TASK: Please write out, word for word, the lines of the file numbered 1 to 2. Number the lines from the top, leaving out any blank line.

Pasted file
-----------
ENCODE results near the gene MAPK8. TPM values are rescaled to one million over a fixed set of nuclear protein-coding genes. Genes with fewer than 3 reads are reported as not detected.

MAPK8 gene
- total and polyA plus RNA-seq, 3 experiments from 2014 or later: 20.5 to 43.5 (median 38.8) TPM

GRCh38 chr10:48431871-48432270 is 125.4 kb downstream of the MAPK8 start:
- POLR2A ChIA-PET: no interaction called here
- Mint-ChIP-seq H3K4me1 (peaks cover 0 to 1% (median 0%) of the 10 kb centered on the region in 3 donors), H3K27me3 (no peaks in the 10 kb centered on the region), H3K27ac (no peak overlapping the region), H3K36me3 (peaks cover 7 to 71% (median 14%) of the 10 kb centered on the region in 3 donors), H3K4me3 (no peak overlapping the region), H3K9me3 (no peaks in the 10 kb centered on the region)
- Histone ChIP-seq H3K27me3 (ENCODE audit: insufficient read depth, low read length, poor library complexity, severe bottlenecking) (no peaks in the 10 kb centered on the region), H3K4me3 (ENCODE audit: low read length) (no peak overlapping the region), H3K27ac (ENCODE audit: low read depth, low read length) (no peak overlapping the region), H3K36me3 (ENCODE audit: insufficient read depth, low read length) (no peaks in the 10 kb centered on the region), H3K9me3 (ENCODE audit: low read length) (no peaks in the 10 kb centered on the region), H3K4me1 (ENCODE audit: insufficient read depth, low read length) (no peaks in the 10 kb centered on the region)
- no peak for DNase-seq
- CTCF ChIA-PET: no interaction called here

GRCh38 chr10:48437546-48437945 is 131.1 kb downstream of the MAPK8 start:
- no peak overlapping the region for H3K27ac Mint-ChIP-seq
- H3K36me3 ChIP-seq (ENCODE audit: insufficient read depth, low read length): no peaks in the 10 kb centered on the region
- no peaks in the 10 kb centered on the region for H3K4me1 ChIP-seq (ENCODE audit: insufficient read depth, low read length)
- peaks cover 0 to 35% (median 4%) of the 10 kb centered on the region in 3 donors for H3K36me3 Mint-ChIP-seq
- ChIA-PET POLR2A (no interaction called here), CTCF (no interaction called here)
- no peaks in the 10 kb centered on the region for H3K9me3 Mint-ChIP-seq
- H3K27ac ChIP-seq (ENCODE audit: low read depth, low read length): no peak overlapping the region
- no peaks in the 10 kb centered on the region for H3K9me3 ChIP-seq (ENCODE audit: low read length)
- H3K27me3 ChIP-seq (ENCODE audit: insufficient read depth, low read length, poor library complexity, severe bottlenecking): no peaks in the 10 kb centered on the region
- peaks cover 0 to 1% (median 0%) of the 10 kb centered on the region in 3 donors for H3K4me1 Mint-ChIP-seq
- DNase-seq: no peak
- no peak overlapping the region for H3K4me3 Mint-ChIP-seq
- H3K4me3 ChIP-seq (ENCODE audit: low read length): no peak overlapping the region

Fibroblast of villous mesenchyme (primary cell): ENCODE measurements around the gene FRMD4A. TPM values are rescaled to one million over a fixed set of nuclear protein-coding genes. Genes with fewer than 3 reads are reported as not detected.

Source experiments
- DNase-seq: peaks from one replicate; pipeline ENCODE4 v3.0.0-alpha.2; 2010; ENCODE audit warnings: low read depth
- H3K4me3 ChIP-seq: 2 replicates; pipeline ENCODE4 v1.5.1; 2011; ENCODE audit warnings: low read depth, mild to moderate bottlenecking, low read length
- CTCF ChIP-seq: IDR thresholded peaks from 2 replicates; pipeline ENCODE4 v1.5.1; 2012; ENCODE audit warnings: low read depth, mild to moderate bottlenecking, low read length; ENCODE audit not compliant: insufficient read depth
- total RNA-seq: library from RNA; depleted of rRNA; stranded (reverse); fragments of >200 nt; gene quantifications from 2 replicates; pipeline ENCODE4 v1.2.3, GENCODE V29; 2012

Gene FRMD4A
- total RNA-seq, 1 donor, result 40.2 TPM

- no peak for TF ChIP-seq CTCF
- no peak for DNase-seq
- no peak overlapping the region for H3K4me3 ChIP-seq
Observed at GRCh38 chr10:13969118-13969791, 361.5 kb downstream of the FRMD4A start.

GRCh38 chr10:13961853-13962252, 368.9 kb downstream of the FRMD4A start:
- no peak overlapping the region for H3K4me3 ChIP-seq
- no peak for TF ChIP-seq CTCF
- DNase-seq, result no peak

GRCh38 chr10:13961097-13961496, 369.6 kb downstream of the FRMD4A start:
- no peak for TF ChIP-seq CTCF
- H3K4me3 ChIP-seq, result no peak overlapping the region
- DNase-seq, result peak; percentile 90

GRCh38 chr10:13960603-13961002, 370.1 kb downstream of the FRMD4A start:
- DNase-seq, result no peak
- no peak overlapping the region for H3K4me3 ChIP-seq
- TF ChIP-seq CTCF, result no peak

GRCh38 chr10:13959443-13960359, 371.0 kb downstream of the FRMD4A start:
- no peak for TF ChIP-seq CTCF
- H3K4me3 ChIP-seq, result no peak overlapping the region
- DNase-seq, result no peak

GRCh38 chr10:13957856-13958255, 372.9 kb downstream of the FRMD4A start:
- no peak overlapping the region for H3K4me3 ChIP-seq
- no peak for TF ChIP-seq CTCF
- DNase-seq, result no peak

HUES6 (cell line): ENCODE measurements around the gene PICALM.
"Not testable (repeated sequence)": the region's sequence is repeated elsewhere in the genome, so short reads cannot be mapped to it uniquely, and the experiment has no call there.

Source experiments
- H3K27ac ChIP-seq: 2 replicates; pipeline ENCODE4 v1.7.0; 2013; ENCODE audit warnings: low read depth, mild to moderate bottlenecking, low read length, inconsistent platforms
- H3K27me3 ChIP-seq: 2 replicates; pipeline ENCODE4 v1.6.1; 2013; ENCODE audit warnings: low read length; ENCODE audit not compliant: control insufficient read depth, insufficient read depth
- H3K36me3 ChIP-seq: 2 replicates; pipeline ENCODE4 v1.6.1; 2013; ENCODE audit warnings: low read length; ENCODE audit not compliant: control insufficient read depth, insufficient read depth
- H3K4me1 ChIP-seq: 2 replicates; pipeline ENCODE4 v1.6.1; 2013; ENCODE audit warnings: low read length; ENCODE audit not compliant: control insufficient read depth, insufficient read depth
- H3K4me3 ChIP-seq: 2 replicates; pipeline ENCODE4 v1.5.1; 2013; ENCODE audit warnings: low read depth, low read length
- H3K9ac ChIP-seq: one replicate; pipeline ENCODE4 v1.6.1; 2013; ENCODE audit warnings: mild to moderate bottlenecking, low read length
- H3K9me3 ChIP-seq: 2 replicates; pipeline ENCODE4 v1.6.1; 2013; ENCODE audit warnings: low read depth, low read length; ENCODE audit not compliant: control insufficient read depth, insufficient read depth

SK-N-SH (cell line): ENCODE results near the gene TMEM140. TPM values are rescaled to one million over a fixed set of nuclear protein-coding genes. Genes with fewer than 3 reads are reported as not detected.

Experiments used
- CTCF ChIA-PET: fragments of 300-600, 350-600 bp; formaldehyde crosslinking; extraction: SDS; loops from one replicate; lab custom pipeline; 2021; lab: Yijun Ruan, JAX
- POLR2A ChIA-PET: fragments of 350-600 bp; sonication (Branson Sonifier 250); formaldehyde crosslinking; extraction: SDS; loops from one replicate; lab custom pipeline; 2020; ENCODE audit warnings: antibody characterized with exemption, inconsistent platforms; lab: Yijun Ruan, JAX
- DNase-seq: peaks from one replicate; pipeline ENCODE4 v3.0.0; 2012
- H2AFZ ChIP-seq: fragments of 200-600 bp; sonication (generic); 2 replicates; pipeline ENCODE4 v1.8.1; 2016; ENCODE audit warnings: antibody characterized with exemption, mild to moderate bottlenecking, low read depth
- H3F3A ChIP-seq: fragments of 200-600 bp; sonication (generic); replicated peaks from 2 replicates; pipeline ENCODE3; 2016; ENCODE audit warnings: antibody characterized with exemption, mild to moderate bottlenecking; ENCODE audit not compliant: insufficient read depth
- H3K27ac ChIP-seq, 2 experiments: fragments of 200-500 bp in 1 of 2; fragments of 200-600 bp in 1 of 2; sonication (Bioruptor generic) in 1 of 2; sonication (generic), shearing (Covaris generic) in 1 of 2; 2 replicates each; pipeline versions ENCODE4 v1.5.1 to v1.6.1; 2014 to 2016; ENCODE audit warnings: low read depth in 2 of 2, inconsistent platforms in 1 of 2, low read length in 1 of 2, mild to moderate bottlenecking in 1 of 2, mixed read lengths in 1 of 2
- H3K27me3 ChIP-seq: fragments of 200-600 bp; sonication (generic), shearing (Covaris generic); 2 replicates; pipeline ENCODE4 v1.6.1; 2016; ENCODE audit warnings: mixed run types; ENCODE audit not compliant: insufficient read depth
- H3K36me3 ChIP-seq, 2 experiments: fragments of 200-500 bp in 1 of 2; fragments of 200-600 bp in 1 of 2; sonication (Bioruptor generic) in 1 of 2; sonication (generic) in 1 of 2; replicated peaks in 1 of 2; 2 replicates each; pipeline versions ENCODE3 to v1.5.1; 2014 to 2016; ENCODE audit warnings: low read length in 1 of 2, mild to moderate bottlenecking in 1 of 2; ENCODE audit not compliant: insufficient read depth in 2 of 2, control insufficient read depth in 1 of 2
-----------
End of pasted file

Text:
ENCODE results near the gene MAPK8. TPM values are rescaled to one million over a fixed set of nuclear protein-coding genes. Genes with fewer than 3 reads are reported as not detected.

MAPK8 gene